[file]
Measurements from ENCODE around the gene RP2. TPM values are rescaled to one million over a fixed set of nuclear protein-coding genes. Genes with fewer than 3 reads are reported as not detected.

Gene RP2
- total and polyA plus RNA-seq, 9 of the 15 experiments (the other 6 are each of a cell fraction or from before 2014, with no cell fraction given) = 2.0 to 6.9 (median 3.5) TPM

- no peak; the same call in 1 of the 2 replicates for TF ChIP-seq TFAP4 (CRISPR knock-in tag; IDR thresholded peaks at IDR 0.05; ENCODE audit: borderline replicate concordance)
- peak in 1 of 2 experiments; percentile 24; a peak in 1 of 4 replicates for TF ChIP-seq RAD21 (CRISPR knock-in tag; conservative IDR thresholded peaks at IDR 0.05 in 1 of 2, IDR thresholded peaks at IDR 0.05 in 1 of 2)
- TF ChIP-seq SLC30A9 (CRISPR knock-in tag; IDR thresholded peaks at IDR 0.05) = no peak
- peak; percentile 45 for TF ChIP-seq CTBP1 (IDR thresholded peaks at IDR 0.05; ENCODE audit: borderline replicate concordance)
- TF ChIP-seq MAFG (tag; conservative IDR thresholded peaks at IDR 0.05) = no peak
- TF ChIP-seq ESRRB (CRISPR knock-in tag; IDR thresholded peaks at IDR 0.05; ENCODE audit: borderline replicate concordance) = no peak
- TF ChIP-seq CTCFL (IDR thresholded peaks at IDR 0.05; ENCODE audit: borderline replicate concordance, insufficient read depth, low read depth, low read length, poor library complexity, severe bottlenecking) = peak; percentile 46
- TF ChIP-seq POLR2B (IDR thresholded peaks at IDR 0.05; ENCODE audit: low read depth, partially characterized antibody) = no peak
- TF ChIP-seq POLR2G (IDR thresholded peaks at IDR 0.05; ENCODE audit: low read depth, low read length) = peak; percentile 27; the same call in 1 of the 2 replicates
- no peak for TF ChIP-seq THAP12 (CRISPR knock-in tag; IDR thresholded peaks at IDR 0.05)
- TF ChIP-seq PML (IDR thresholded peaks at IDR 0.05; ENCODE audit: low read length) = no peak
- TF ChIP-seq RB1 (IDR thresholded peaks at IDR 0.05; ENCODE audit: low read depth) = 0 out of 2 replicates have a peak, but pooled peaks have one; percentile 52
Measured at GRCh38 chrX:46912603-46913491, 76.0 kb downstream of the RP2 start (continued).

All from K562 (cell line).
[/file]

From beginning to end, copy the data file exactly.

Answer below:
Measurements from ENCODE around the gene RP2. TPM values are rescaled to one million over a fixed set of nuclear protein-coding genes. Genes with fewer than 3 reads are reported as not detected.

Gene RP2
- total and polyA plus RNA-seq, 9 of the 15 experiments (the other 6 are each of a cell fraction or from before 2014, with no cell fraction given) = 2.0 to 6.9 (median 3.5) TPM

- no peak; the same call in 1 of the 2 replicates for TF ChIP-seq TFAP4 (CRISPR knock-in tag; IDR thresholded peaks at IDR 0.05; ENCODE audit: borderline replicate concordance)
- peak in 1 of 2 experiments; percentile 24; a peak in 1 of 4 replicates for TF ChIP-seq RAD21 (CRISPR knock-in tag; conservative IDR thresholded peaks at IDR 0.05 in 1 of 2, IDR thresholded peaks at IDR 0.05 in 1 of 2)
- TF ChIP-seq SLC30A9 (CRISPR knock-in tag; IDR thresholded peaks at IDR 0.05) = no peak
- peak; percentile 45 for TF ChIP-seq CTBP1 (IDR thresholded peaks at IDR 0.05; ENCODE audit: borderline replicate concordance)
- TF ChIP-seq MAFG (tag; conservative IDR thresholded peaks at IDR 0.05) = no peak
- TF ChIP-seq ESRRB (CRISPR knock-in tag; IDR thresholded peaks at IDR 0.05; ENCODE audit: borderline replicate concordance) = no peak
- TF ChIP-seq CTCFL (IDR thresholded peaks at IDR 0.05; ENCODE audit: borderline replicate concordance, insufficient read depth, low read depth, low read length, poor library complexity, severe bottlenecking) = peak; percentile 46
- TF ChIP-seq POLR2B (IDR thresholded peaks at IDR 0.05; ENCODE audit: low read depth, partially characterized antibody) = no peak
- TF ChIP-seq POLR2G (IDR thresholded peaks at IDR 0.05; ENCODE audit: low read depth, low read length) = peak; percentile 27; the same call in 1 of the 2 replicates
- no peak for TF ChIP-seq THAP12 (CRISPR knock-in tag; IDR thresholded peaks at IDR 0.05)
- TF ChIP-seq PML (IDR thresholded peaks at IDR 0.05; ENCODE audit: low read length) = no peak
- TF ChIP-seq RB1 (IDR thresholded peaks at IDR 0.05; ENCODE audit: low read depth) = 0 out of 2 replicates have a peak, but pooled peaks have one; percentile 52
Measured at GRCh38 chrX:46912603-46913491, 76.0 kb downstream of the RP2 start (continued).

All from K562 (cell line).